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I was looking at one of the answers to: filling a boost vector or matrix but I think I'm new to boost(and xcode, for that matter) and am trying to wrap my head around the boost zero_vector.

I tried a simple program that I thought was about the same as one of the answers:

#include <boost/numeric/ublas/vector.hpp>
#include <boost/numeric/ublas/io.hpp>

int main (int argc, char * const argv[]) {
    // insert code here...
    using namespace boost::numeric::ublas;

    int gameSize = 9;

    typedef vector<int> possiblesVector;
    possiblesVector foo;
    foo = zero_vector<int>(gameSize);
    std::cout << foo << std::endl;

    return 0;

which compiles, but when it runs, I get a runtime error (substituting "/PATH/TO" for the real path).

Check failed in file /PATH/TO/boost_1_48_0/boost/numeric/ublas/detail/vector_assign.hpp at line 370:
detail::expression_type_check (v, cv)
terminate called after throwing an instance of 'boost::numeric::ublas::external_logic'
  what():  external logic or bad condition of inputs
Program received signal:  “SIGABRT”.
sharedlibrary apply-load-rules all

Here, I'm just using a single main.cpp as a test area. In my real program, I have the declarations split into a .h file and my initializations in a .cpp file of my object. But the above code fails in the same way as my real program. (i.e. why I'm splitting declare and initialization into 2 steps)

Also, I know the resize already initializes to zero. Maybe I'll do a scalar_vector instead, or maybe I'll need to reset the array later on or something. I was just trying to isolate the code that is breaking.

share|improve this question
using namespace boost::numeric::ublas; bad practice ... using namespace are usually included in the top of the file, after the #include –  philippe Jul 19 '12 at 1:38
@philippe: Uh, you've got that backwards. Keep using's as local as possible. –  GManNickG Jul 19 '12 at 1:42
@GManNickG But Why? If in the namespace there's a class you don't like, why don't you just include those classes you're going to use? –  philippe Jul 19 '12 at 1:43
Why are you trying to do this: foo.resize(gameSize); foo = zero_vector<int>(gameSize); std::cout << foo << std::endl; –  philippe Jul 19 '12 at 1:45
So, vector<double> works fine, c_vector<int> will fails. –  ForEveR Jul 19 '12 at 2:40

1 Answer 1

    template<template <class T1, class T2> class F, class V, class E>
    // BOOST_UBLAS_INLINE This function seems to be big. So we do not let the compiler inline it.
    void vector_assign (V &v, const vector_expression<E> &e, sparse_tag) {
        BOOST_UBLAS_CHECK (v.size () == e ().size (), bad_size ());
        typedef F<typename V::iterator::reference, typename E::value_type> functor_type;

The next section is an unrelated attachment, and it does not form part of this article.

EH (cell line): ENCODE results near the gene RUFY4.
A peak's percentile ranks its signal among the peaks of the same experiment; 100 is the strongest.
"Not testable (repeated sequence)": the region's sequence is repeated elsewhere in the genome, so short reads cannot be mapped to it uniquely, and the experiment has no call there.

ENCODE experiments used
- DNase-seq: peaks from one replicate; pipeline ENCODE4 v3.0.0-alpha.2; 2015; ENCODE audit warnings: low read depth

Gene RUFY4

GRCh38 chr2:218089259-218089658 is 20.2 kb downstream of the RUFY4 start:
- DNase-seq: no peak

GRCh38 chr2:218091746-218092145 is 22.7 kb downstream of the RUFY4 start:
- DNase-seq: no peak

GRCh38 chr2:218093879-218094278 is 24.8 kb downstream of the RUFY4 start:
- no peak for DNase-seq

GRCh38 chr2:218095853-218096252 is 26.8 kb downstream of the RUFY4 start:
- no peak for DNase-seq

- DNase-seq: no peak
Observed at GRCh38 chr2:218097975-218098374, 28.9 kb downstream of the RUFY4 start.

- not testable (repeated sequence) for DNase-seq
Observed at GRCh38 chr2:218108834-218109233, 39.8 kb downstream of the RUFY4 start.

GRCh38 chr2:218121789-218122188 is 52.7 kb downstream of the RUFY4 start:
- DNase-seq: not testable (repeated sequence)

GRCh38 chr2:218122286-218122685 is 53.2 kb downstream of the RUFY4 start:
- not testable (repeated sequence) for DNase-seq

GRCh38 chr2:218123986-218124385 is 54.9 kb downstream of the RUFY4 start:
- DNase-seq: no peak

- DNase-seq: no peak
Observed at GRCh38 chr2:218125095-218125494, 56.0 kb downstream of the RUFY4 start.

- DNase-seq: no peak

BOOST_STATIC_ASSERT ((!functor_type::computed));
        typedef typename V::value_type value_type;
        vector<value_type> cv (v.size ());
        indexing_vector_assign<scalar_assign> (cv, v);
        indexing_vector_assign<F> (cv, e);
        v.clear ();
        typename E::const_iterator ite (e ().begin ());
        typename E::const_iterator ite_end (e ().end ());
        while (ite != ite_end) {
            value_type t (*ite);
            if (t != value_type/*zero*/())
                v.insert_element (ite.index (), t);
            ++ ite;
        if (! disable_type_check<bool>::value) 
            BOOST_UBLAS_CHECK (detail::expression_type_check (v, cv), 
                               external_logic ("external logic or bad condition of inputs"));

where v is your vector<int> possiblesVector and e is temporary zero_vector<int>

// Weak equality check - useful to compare equality two arbitary vector expression results.
// Since the actual expressions are unknown, we check for and arbitary error bound
// on the relative error.
// For a linear expression the infinity norm makes sense as we do not know how the elements will be
// combined in the expression. False positive results are inevitable for arbirary expressions!
template<class E1, class E2, class S>
bool equals (const vector_expression<E1> &e1, const vector_expression<E2> &e2, S epsilon, S min_norm) {
    return norm_inf (e1 - e2) < epsilon *
           std::max<S> (std::max<S> (norm_inf (e1), norm_inf (e2)), min_norm);

template<class E1, class E2>
bool expression_type_check (const vector_expression<E1> &e1, const vector_expression<E2> &e2) {
    typedef typename type_traits<typename promote_traits<typename E1::value_type,
                                 typename E2::value_type>::promote_type>::real_type real_type;

check functions.

All elements of zero_vector is 0, so after

    v.clear ();
    typename E::const_iterator ite (e ().begin ());
    typename E::const_iterator ite_end (e ().end ());
    while (ite != ite_end) {
        value_type t (*ite);
        if (t != value_type/*zero*/())
            v.insert_element (ite.index (), t);
        ++ ite;

vector v rest empty and check failed. Try to use double or float instead int.

share|improve this answer
I didn't follow that last chunk. What do you mean "vector v rest empty"? I don't understand what int is doing. –  Steve Hwan Jul 19 '12 at 16:09
@SteveHwan if (t != int /*zero*/()) { v.insert_element(ite.index(), t); } ++ite; Element will be inserted in vector if and only if current element not equal to int(), int() is zero. So... –  ForEveR Jul 19 '12 at 16:54

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